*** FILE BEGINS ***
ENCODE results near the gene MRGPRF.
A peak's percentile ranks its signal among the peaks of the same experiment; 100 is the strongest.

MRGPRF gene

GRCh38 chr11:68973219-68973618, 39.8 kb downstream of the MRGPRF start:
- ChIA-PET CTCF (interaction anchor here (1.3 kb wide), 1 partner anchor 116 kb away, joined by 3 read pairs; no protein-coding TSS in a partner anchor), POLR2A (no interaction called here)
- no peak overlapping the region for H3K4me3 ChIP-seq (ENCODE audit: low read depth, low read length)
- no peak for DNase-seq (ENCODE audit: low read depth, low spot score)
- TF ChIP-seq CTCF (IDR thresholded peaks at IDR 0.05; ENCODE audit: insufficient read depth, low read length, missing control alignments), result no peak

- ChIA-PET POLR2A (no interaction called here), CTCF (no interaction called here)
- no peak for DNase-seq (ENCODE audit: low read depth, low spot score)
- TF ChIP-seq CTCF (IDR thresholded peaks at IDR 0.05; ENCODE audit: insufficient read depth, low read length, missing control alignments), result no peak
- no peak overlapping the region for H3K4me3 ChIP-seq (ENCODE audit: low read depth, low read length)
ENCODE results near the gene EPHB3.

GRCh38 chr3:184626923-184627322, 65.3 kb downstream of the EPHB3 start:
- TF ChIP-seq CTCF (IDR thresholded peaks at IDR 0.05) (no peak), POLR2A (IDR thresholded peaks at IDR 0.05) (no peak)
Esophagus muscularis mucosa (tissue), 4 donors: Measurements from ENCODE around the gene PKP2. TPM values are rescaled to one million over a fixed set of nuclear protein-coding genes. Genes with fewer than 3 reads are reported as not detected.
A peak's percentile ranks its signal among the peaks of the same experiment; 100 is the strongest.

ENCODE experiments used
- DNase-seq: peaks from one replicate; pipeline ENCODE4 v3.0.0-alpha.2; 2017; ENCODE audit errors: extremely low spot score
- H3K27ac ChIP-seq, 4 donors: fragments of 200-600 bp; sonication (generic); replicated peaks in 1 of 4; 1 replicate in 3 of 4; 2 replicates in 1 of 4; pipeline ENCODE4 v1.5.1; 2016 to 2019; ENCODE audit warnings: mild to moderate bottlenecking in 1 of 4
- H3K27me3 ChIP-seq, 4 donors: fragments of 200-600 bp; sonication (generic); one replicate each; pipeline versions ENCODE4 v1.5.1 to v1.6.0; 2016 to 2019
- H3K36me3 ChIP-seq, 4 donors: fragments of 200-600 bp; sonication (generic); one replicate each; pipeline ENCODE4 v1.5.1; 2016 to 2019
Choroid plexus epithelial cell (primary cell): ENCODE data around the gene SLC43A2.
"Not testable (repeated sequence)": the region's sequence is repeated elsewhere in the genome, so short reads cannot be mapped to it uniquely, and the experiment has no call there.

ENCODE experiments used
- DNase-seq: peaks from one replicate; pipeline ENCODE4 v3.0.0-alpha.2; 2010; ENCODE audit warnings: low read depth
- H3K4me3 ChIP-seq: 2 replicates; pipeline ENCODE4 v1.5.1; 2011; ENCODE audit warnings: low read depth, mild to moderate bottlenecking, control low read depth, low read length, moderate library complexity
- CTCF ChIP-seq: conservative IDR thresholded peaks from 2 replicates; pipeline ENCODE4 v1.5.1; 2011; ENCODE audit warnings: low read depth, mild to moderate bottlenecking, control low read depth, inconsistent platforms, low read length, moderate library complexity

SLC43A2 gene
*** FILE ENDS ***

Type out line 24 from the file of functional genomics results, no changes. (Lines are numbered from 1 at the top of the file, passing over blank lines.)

"Not testable (repeated sequence)": the region's sequence is repeated elsewhere in the genome, so short reads cannot be mapped to it uniquely, and the experiment has no call there.